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Against the Day A Novel Thomas Pynchon Penguin Press: 1,086 pp., $35

November 19, 2006|Christopher Sorrentino | Christopher Sorrentino is the author of two novels, "Sound on Sound" and "Trance," which was a finalist for the National Book Award.

NEARLY 50 years into the Thomas Pynchon era, it's our failing if we don't understand the author's manner and method, which are inseparable from the artifacts he has produced. Despite the legendary slowness of his process, and his even more legendary "reclusiveness," Pynchon has delivered seven books, including four massive novels. Yet is there another contemporary "master" whose career is more routinely subjected to reassessment with each new work?

Pynchon, of course, has brought a lot of this upon himself. Though his fiction helped to define the very idea of literary postmodernism, the best and most concise adjective to define it is still the tautological "Pynchonesque"; his books remain leading examples of the sort of novel Henry James referred to, half a century before postmodernism, as a "loose, baggy monster." Though his work both recalls and anticipates that of his contemporaries playing in the same ballpark -- William Gaddis, Robert Coover, Don DeLillo, Joseph McElroy, Richard Powers and David Foster Wallace, for example -- there is no team to which he belongs. His careful (or haphazard, if you like) mix of confidently asserted scientific flimflam, stunningly serene description, madcap situational farce, peculiarly compelling but disconcertingly intermittent plotting, polymorphic sexual perversity, rat-a-tat dialogue, witheringly pessimistic analyses of power, extended parodic forms and metafictional winks has never centered on any particular idea about how a novel ought to work. Rather, it has accommodated all the things a novel can contain. One is reminded of Fibber McGee's overstuffed closet on the old radio program, which disgorged the entire contents of NBC's sound effects library when opened. A Pynchon work, then, automatically becomes the focus of those who lament excess, cleverness, self-indulgence, difficulty and other apparent literary sins, whose ideal novel is lean, well-plotted, linear and related from a single point of view.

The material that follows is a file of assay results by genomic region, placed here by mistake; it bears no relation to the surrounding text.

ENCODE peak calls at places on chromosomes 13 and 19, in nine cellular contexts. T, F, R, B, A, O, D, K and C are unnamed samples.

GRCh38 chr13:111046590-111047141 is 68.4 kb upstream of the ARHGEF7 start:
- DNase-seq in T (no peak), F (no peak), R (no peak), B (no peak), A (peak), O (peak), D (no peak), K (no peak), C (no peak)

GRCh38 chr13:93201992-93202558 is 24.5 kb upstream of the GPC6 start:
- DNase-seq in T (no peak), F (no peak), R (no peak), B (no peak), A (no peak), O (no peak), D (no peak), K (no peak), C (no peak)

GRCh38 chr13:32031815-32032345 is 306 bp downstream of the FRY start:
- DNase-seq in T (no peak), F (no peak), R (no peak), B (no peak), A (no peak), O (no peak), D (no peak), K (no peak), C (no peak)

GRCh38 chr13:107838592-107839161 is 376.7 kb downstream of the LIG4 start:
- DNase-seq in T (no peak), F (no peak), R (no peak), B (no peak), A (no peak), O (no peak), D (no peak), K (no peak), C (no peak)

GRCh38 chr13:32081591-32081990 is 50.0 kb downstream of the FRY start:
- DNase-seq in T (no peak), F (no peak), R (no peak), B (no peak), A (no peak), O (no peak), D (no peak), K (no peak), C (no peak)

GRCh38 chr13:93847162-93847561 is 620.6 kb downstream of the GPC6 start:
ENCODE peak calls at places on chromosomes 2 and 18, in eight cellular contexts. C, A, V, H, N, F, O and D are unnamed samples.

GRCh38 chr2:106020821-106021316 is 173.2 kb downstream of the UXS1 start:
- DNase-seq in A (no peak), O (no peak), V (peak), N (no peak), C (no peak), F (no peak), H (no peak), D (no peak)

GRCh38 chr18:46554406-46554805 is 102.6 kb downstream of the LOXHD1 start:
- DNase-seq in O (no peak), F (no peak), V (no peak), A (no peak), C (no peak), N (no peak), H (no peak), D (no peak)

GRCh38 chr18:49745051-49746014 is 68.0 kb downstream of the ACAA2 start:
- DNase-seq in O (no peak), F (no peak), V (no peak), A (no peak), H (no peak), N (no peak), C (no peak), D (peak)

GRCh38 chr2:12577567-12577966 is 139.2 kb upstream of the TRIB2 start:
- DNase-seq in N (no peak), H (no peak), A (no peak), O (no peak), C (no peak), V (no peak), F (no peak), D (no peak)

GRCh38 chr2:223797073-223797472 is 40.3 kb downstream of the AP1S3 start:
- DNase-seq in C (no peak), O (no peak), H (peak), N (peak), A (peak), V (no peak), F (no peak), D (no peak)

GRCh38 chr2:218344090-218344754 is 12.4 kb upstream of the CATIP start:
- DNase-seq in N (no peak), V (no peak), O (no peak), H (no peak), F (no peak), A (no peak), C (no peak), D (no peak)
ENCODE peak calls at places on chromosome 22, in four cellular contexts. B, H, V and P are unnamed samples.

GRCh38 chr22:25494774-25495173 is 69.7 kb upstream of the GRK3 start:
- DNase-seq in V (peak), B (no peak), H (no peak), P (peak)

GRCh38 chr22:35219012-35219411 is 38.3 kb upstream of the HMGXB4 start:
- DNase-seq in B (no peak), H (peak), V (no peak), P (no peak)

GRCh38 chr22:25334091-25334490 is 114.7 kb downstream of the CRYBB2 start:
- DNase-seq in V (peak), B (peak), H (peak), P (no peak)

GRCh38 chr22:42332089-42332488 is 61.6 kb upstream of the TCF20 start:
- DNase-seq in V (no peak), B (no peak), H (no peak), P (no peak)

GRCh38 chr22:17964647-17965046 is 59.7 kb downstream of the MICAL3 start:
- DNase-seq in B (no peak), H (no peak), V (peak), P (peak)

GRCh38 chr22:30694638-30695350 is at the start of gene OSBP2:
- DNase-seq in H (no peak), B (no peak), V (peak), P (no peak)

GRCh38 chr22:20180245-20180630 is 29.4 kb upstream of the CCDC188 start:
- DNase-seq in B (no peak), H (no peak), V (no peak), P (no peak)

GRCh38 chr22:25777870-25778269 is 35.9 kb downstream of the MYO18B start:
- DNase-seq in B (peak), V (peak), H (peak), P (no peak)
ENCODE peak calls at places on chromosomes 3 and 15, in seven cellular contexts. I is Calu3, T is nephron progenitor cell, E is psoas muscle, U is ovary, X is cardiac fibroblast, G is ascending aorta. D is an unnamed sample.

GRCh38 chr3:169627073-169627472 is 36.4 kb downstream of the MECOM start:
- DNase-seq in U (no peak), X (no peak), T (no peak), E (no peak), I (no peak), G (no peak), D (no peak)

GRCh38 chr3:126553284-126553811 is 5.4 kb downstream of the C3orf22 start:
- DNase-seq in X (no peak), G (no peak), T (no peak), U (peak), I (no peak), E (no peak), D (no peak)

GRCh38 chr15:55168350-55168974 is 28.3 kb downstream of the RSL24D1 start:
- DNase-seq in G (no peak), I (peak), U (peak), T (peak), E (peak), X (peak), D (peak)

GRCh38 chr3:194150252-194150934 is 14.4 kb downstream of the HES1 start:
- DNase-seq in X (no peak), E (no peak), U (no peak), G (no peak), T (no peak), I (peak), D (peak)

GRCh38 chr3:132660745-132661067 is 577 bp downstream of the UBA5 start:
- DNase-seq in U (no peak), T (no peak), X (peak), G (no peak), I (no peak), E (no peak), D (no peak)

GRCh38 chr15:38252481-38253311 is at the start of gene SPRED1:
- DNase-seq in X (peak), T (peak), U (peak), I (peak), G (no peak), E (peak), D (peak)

"Against the Day," Pynchon's first novel in nearly a decade, will give such critics plenty to complain about. "[N]ews travels at queer velocities and not usually even in straight lines," one character observes, and that seems a fitting rubric for the Byzantine workings of this book. Opening in 1893 at Chicago's World's Columbian Exposition -- organized to celebrate the 400th anniversary of Columbus' expedition to the New World -- it is, at just under 1,100 pages, Pynchon's longest effort yet.

With its displays of new technology, its audacious assertion of America's preeminence as an urban society and its ratification of the emerging consumer culture and the capitalist lords who would supply it, the Columbian Exposition took place a little more than 20 years before the beginning of World War I, at which time all of the marvelous ideas on exhibit were utilized for the making of war to an unprecedented degree. This eventuality looms like a gigantic thundercloud throughout most of "Against the Day," and although Pynchon doesn't suggest that the world of 1893 was a more innocent one, he rather ingeniously channels its optimism by kick-starting the novel with a sustained, and hilariously absurd, parody of "boy's-book" writing that introduces the Chums of Chance, a cheerily ingenuous group of youthful balloonists and adventurers that seems to exist simultaneously in the realm of popular literature and in the world at large. They act out the codes of a waning era, although as gentlemanly and clean cut as they are, they're charged at the fair, in a bit of dark foreshadowing, with counterterrorist duties. Indeed, fear of anarchists and trade unionists -- often the same thing here -- is as rampantly indiscriminate in this world as fear of terrorists is in ours.

The book proceeds in a pass-the-baton manner, with one character or plot line depositing the narrative in the lap of the next, advancing in leaps and bounds that cumulatively span 30-odd years. Many of these episodes are linked by MacGuffins -- a favorite Pynchon strategy -- including, in this instance, decades-long searches for an unbelievably powerful weapon, possibly of extraterrestrial origin; the key to time travel; the secret of "bilocation," or the ability to be in two locations at once; and the lost city of Shambhala. Typical of Pynchon, the main players unwittingly stumble across or experience each of these things while searching for something else.

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